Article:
Thirdly, let us be grateful for His abiding presence, mercy, and deeds in our lives. St. Paul warned the Corinthians not to grumble against God like the Israelites did in the wilderness when they faced some deprivations, “Do not grumble as some of them did, and suffered death by the destroyer.”(See 1Cor 10) In times of suffering, the Israelites ignored God’s presence and His saving acts. This only worsened their suffering. Being grateful to God fills us with hope and inner strength.

Lastly, let us not give up in doing the good that God has inspired in us, “Work out your own salvation in fear and trembling for God is at work in you, both to will and to work for His good pleasure.”(Phil 2:12-13) There is no way that we will give up when we have faith that God is present and continuously acting in our lives so that we can be faithful to Him even in the midst of pain and suffering.

My dear brothers and sisters in Christ, we cannot understand or explain the many forms of suffering that we face in this life. These are not meant to excuse us from being faithful to God and His will for us. The last thing that we should say or believe is that we are being punished for our sins or God has given up and abandoned us. These are lies from the pit of hell itself that we must vehemently renounce.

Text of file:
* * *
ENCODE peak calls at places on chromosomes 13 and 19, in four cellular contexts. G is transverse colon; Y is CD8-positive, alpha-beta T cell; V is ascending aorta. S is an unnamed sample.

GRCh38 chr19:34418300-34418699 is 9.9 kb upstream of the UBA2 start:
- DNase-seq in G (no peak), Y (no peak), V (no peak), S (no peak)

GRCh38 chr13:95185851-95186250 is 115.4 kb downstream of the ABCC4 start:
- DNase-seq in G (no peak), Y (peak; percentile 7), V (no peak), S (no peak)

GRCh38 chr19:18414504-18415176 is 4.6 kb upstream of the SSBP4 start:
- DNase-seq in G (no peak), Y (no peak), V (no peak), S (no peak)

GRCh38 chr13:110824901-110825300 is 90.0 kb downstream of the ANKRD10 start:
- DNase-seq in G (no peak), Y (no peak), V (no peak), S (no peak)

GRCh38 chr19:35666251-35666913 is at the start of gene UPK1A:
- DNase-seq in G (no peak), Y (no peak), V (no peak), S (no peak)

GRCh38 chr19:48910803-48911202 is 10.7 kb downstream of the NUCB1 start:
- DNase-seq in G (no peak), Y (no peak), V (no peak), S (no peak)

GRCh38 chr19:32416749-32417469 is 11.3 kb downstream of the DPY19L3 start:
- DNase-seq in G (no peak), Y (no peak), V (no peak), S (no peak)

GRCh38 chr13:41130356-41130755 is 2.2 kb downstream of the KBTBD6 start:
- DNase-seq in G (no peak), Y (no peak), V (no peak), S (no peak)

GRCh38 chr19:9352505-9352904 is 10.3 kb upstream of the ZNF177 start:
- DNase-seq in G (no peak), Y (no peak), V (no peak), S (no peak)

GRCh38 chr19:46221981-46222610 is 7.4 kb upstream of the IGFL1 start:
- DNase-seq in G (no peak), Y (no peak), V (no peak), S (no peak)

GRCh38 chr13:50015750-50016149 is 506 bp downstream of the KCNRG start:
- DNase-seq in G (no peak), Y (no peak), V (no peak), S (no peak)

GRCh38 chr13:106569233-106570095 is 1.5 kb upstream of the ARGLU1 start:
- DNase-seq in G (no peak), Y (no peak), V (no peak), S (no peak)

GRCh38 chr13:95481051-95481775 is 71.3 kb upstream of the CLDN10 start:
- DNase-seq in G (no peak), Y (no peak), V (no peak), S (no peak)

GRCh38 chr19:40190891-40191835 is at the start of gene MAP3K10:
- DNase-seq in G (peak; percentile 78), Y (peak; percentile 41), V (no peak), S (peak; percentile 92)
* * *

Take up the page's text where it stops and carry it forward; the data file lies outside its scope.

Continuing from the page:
Look at a crucifix and ask, “Who is this hanging on the cross for your sins and my own sins?” How can He then turn His back on us or allow the wrath of His Father to consume us? Isn’t He faithful In His sufferings for our sake to guarantee us that we too can be faithful to Him in our suffering?

In Our Eucharistic Lord, God has become one like us and one with us, present to us and fully knowing all that we are going through. His mercy is infinite and His saving actions are effective. He invites and equips us with His grace to respond to His abiding presence, mercy, and saving actions. This is the only way that we can rise above our sufferings and be faithful to Him.

Glory to Jesus!!! Honor to Mary!!!

Photo by yassine rahaoui on Unsplash


Fr. Nnamdi Moneme OMV is a Roman Catholic Priest of the Oblates of the Virgin Mary currently on missionary assignment in the Philippines. He serves in the Congregations' Retreat Ministry and in the House of Formation for novices and theologians in Antipolo, Philippines. He blogs at